Washington Post’s Royal Class Snobbery Against Middletons

Thanks Iain, for your kind comments on my Wall Street Journal op-ed celebrating the Middleton’s entrepreneurship and for the great info on how economic life has improved in Britain — largely due to (now Baroness) Margaret Thatcher’s reforms — since Charles and Diana’s wedding in 1981.

In my Journal op-ed, I made the point that Prince William’s wedding to the daughter of entrepreneurs represents an elevation of the status in entrepreneurs in British culture. “For centuries in Britain, commercial activities were looked down upon by many in the aristocracy, whose wealth lay in landownership and who would not deign to dabble in trade,” I noted.

However, a few days ago The Washington Post proved that cultural snobbery against entrepreneurs doesn’t just exist on the other side of the Atlantic. A few weeks ago Christine Hall noted the Post‘s elitist rant against coupon clippers. Now, in its free daily Express, a tabloid that is handed out on weekdays at Washington subway stations, the Posties deigned to dabble in bashing the Middletons’ business.

An April 22 blurb in a section on the Royal Wedding (not available online) headlined “Party With the Parents” noted Royal Family-themed items on the site of PartyPieces.co.uk such as Union Jack chocolates and “God Save the Queen” napkins. It then scoffed, “Yes, the parents of a soon-to-be princess really sell this junk.”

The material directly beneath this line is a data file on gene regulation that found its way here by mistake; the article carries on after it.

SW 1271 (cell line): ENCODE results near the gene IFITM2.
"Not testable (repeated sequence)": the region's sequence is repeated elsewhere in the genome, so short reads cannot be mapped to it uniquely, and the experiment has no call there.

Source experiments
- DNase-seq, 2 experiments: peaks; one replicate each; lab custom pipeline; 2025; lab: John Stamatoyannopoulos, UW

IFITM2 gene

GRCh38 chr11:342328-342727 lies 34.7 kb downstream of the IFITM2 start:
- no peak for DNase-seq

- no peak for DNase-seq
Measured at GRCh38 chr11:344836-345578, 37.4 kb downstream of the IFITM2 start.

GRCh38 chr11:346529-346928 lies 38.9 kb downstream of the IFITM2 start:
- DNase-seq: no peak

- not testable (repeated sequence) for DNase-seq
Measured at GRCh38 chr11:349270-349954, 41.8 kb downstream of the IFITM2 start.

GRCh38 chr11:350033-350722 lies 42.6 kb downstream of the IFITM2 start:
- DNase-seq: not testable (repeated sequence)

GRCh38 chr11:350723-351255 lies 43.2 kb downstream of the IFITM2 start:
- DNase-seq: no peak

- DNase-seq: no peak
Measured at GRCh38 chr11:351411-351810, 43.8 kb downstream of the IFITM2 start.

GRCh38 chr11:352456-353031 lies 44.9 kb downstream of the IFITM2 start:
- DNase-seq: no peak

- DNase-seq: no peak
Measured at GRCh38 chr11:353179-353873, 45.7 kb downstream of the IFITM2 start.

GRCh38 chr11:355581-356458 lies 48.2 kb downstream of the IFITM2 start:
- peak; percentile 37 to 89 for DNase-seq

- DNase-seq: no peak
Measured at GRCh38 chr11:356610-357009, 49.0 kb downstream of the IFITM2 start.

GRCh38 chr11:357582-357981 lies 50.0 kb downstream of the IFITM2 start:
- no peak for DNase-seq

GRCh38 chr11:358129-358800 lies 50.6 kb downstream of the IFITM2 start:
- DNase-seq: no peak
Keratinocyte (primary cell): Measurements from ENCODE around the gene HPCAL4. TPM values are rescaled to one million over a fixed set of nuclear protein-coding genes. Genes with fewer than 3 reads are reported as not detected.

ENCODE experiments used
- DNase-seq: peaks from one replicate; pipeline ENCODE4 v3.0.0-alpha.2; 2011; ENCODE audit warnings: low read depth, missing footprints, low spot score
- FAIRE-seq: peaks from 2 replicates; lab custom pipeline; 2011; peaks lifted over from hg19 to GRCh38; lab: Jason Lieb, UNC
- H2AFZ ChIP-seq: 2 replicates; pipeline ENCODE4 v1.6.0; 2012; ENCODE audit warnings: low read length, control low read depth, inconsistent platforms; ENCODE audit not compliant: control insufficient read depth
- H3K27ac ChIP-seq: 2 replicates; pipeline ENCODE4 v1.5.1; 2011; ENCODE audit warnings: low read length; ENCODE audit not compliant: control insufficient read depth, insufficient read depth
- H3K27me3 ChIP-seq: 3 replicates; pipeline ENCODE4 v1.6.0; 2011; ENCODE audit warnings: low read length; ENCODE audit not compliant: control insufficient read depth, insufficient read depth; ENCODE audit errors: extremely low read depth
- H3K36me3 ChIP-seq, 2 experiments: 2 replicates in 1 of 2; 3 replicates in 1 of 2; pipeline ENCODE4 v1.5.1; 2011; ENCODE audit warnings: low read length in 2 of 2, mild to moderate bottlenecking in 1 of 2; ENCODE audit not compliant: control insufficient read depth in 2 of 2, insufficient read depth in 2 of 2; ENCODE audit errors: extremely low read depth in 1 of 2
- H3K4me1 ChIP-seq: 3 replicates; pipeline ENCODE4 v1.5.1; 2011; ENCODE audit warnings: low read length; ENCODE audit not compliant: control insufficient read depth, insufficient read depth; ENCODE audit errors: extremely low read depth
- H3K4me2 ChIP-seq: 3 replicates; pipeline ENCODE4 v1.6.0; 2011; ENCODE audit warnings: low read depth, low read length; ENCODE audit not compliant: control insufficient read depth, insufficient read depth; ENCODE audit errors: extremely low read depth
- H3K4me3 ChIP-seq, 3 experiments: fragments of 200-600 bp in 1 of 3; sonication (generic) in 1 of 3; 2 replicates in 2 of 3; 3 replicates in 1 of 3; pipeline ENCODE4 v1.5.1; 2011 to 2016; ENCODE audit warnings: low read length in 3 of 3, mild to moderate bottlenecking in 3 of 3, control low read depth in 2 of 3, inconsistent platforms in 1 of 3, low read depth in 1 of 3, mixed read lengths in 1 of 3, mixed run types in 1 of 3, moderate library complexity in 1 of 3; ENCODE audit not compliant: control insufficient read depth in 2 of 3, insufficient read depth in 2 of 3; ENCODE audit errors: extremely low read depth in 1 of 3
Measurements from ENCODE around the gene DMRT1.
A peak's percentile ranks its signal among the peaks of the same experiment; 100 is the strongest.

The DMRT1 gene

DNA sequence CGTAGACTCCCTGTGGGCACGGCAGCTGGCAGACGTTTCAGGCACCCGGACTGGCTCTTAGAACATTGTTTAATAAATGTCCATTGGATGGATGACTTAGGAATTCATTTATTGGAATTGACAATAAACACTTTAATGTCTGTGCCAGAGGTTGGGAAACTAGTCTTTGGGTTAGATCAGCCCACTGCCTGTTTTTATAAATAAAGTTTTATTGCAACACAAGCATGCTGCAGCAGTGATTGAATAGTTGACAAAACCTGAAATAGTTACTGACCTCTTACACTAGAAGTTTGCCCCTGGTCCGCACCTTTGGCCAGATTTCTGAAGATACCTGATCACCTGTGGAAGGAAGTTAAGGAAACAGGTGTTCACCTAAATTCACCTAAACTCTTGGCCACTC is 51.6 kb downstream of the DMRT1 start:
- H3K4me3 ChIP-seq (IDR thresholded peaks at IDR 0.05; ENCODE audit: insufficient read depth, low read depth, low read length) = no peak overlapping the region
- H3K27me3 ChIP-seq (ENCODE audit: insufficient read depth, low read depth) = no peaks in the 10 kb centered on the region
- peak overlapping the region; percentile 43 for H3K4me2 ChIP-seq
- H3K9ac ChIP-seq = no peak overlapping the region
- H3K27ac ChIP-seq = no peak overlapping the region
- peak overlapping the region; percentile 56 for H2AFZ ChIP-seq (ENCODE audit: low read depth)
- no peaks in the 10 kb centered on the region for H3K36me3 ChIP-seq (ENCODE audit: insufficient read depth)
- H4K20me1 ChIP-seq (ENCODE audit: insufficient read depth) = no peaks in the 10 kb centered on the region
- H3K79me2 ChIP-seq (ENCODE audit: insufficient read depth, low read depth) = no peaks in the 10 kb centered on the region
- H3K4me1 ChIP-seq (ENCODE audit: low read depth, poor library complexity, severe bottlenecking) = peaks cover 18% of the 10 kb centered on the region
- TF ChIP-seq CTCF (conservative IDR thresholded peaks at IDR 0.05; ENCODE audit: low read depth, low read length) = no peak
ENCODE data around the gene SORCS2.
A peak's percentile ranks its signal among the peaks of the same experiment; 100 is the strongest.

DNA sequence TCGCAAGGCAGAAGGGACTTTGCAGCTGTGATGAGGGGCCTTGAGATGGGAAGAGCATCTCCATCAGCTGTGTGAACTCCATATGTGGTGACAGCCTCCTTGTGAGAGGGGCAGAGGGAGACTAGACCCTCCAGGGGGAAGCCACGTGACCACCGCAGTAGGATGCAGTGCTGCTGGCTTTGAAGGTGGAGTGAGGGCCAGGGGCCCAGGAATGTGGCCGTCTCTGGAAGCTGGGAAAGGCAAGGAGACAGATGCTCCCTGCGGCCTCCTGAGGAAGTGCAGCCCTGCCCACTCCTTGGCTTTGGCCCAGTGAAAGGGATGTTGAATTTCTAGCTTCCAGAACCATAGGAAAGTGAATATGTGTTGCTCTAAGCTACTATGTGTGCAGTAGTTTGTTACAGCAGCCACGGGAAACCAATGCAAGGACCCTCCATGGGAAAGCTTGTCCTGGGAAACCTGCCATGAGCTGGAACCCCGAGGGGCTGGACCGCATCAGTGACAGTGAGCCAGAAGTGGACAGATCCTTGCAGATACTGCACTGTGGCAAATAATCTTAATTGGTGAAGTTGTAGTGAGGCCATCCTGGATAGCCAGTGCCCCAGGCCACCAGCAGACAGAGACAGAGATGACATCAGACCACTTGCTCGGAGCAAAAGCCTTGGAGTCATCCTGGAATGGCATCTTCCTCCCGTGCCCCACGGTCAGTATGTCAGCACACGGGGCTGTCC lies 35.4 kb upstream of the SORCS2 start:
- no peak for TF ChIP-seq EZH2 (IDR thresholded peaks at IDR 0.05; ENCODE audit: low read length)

“Junk” is exactly which describes this blurb, which betrays the Post writers’ incredible ignorance. Even the trashiest British tabloids have long stopped running stories about the Middletons’ “merchandising” off the Royal romance.

And with good reason. Party Pieces prides itself in selling prepackaged party favors with just about every theme kids would love. “From Barbie to the Transformers,” as I noted in my WSJ piece. And these days, a lot of British children, particularly girls, want party favors related to the Royal Wedding.

As good business people, what should the Middletons do? Should they sell every possible party theme except anything that has to with their daughter and new in-laws? That doesn’t seem like a good example for entrepreneurs, whose first rule is to cater to the customers’ needs.

And this royal “junk” will provide a lifetime of memories, in contrast to the junky Post Express, which isn’t fit to line the Middletons’ birdcage!